Comment

How Paul VI and John Paul II defended moral truth

A Bethlehem banner depicts Bl Paul VI and St John Paul II (Getty)

August 6th is probably the most common date of secular significance put to homiletic use. Preachers for that day’s feast of the Transfiguration are apt to compare the light of Christ, which transfigures unto glory, with the light seen in Hiroshima on 6th August 1945, when for the first time came that light which disfigures unto death.

August 6th this year united two other anniversaries of import in recent Catholic history: the death of Blessed Paul VI in 1978, and the publication of Veritatis Splendor by St John Paul II in 1993. Veritatis Splendor marked the half-way point between Humanae Vitae (1968) and today, and so provides a reference point for the ministry of the Roman pontiff over these last 50 years.

By 1978, Blessed Paul VI had long borne the heat of the day; he was weary of being the helmsman of a Church in stormy waters. On the feast of Saints Peter and Paul he celebrated the 15th anniversary of his pontificate and he saw failure around him on every side. The Church was wounded and weak, and the great promise of the Second Vatican Council lay in tatters. But the Holy Father could confess with a clear conscience that he had not betrayed the truth.

“This the Church’s faith, the apostolic faith,” Paul preached for his anniversary, six weeks before he died. “The teaching is preserved intact in the Church through the presence within her of the Holy Spirit, and through the special mission entrusted to Peter, for whom Christ prayed … Such is the untiring, watchful and consuming purpose that has carried us forward during these 15 years of our Pontificate. ‘I have kept the faith!’ we can say today, with the humble but firm consciousness of never having betrayed ‘the holy truth’.”

In 1978, it was an open question whether any pope might be able to teach the truth clearly – especially on moral matters – and get a hearing in the Church, let alone the world. That the pope could be a lonely, beleaguered, heroic voice had been demonstrated by Paul VI, but was that the best that could be achieved? Perhaps so, and the Holy Father would have to pay a heavy price for it.

“The commitment to teaching in the service and defence of truth, which we have offered at the cost of much suffering, includes we believe, as an indispensable part, the defence of human life,” Paul said in that final homily. “The defence of human life must begin at the very source of human existence … We did no more than accept this charge when, ten years ago, we published the encyclical Humanae Vitae … We have made these statements, motivated only by our supreme responsibilities as universal teacher and pastor, and for the good of humanity.”

Fifteen years after the death of Paul VI, John Paul would attempt the most controverted moral teaching since Humanae Vitae twenty-five years earlier. In Veritatis Splendor, John Paul presented the Church’s teaching about the moral vocation to beatitude as a whole, rather than on any particular question. John Paul was well aware of the crisis that Paul VI lamented at the end of his pontificate. He sought to imitate his predecessor’s 15th anniversary boast that he had not betrayed the truth, and gave a fulsome exposition of the whole of moral truth on his own 15th anniversary in 1993.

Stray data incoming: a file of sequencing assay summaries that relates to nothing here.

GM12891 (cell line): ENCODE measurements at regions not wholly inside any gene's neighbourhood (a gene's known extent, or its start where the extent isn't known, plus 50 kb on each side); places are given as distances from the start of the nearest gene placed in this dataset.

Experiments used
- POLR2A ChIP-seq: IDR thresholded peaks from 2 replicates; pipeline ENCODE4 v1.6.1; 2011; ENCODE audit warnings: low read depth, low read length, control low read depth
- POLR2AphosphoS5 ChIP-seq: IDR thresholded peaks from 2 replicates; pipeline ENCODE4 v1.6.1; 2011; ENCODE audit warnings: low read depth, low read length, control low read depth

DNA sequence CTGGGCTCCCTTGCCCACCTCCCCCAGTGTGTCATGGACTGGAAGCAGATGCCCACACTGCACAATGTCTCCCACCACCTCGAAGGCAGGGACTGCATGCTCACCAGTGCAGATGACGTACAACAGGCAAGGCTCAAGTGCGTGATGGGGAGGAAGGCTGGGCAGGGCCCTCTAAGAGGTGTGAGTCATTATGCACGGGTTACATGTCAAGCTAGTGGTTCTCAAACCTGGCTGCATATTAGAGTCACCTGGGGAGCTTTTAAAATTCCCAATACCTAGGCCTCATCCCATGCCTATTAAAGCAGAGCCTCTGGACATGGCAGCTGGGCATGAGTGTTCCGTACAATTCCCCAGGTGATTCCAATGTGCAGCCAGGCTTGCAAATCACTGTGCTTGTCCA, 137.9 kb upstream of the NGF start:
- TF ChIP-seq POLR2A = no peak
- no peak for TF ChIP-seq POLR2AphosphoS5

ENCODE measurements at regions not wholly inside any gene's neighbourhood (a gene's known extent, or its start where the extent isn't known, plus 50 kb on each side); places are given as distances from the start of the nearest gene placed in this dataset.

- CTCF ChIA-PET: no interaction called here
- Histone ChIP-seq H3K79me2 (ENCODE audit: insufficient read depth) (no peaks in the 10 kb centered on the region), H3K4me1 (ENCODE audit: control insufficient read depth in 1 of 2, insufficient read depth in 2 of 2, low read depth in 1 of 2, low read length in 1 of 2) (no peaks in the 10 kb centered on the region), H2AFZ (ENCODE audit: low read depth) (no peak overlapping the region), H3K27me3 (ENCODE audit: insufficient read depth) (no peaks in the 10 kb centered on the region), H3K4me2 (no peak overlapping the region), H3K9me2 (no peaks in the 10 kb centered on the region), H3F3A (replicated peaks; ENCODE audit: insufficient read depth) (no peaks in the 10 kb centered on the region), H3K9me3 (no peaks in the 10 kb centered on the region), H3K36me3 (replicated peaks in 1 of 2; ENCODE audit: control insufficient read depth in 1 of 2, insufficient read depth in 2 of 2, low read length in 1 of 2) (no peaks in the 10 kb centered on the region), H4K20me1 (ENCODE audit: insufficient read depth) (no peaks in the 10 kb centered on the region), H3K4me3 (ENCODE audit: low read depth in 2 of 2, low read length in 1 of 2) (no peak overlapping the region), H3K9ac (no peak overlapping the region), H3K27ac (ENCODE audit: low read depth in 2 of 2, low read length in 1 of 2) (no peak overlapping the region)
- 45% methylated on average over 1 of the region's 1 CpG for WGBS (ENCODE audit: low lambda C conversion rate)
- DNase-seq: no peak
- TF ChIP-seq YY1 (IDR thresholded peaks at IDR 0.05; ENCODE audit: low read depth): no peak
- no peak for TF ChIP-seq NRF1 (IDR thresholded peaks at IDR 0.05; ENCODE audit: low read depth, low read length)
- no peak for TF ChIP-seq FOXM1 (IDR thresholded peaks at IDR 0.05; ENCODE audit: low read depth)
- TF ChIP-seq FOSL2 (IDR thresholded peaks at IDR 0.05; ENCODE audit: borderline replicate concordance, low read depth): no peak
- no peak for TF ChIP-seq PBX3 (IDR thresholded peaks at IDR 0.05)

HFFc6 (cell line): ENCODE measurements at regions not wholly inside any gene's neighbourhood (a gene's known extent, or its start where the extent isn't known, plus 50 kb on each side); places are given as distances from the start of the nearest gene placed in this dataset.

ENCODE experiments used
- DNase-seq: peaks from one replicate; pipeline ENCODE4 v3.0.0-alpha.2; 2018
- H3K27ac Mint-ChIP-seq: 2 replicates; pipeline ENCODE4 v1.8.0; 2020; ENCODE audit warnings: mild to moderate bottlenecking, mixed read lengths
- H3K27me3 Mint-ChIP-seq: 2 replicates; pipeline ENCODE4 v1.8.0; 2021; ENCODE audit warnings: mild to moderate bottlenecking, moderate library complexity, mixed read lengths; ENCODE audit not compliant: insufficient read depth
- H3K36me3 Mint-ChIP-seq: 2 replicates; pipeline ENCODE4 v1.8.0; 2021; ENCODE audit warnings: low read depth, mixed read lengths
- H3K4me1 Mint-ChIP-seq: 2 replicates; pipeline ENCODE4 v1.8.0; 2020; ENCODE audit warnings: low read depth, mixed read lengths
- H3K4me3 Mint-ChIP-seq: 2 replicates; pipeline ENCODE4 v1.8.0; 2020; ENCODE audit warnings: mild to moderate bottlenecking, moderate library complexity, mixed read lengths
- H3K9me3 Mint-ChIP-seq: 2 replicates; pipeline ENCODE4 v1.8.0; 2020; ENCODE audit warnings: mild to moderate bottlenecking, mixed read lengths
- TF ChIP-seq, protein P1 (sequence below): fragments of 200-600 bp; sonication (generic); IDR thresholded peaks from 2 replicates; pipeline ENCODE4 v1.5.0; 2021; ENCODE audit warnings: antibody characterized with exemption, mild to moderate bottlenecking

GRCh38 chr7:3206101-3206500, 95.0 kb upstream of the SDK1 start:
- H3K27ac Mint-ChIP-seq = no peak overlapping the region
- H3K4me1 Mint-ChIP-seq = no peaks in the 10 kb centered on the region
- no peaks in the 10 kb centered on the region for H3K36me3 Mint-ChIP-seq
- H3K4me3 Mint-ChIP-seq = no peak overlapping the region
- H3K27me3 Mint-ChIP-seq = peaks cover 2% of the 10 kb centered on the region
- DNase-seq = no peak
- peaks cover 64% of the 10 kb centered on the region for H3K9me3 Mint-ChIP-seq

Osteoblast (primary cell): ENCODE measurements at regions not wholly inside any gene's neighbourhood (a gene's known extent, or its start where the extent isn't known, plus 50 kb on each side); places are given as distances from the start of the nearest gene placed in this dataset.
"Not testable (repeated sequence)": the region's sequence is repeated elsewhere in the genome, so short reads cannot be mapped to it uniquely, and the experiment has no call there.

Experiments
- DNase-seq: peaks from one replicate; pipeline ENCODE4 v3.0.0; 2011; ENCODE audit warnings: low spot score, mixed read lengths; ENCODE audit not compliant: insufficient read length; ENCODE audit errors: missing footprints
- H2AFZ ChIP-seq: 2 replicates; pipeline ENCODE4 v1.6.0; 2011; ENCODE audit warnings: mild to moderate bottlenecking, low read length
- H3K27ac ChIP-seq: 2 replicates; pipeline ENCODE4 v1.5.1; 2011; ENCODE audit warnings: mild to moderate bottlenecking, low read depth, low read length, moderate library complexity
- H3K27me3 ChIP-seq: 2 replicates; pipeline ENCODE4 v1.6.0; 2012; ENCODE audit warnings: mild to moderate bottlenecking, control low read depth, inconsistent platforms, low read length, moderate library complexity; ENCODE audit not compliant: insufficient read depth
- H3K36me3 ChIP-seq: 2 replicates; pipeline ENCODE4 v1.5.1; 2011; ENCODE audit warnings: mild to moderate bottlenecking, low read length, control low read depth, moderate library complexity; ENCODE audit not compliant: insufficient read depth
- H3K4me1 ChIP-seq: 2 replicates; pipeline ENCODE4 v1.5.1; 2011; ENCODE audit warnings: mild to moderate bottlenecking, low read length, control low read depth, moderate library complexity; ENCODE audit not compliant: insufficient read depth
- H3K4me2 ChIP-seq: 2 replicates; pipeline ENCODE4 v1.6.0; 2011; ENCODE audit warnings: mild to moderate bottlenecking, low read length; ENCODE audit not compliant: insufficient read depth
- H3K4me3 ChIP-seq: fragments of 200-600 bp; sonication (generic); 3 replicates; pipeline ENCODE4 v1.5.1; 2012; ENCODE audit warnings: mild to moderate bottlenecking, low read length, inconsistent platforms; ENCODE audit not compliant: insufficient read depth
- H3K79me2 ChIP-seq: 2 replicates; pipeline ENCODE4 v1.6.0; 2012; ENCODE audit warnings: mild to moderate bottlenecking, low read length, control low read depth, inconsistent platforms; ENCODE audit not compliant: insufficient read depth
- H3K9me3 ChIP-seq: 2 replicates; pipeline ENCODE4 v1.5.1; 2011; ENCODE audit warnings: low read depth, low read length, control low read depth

Veritatis Splendor rejected at length the objections that Paul VI faced in his time, namely that in teaching the truth about the moral law, the Church was lacking in compassion and in respect for freedom.

“Genuine understanding and compassion must mean love for the person, for his true good, for his authentic freedom,” wrote John Paul in Veritatis Splendor. “And this does not result, certainly, from concealing or weakening moral truth, but rather proposing it in its most profound meaning.”

It is possible to trace a twenty-five year arc from 1968, with its fierce dissent from Humanae Vitae, to 1978, and Paul VI’s lament against that dissent from his faithful teaching mission, to 1993, and Veritatis Splendor’s presentation of the necessity of moral truth for authentic human freedom.

Indeed, at the conclusion of the central chapter of Veritatis Splendor, which treats at length the Church’s teaching on permissible moral theories, John Paul goes back to quote Humanae Vitae that is “never lawful, even for the gravest reasons, to do evil that good may come of it”.

Veritatis Splendor, exactly 15 years after Paul VI’s death, was the response to the challenge that Paul VI issued as he went to his death. In the weeks ahead, I will be looking closely at the content of that response.

Fr Raymond J de Souza is a priest of the Archdiocese of Kingston, Ontario, and editor-in-chief of convivium.ca

This article first appeared in the August 20 2018 issue of the Catholic Herald. To read the magazine in full, from anywhere in the world, go here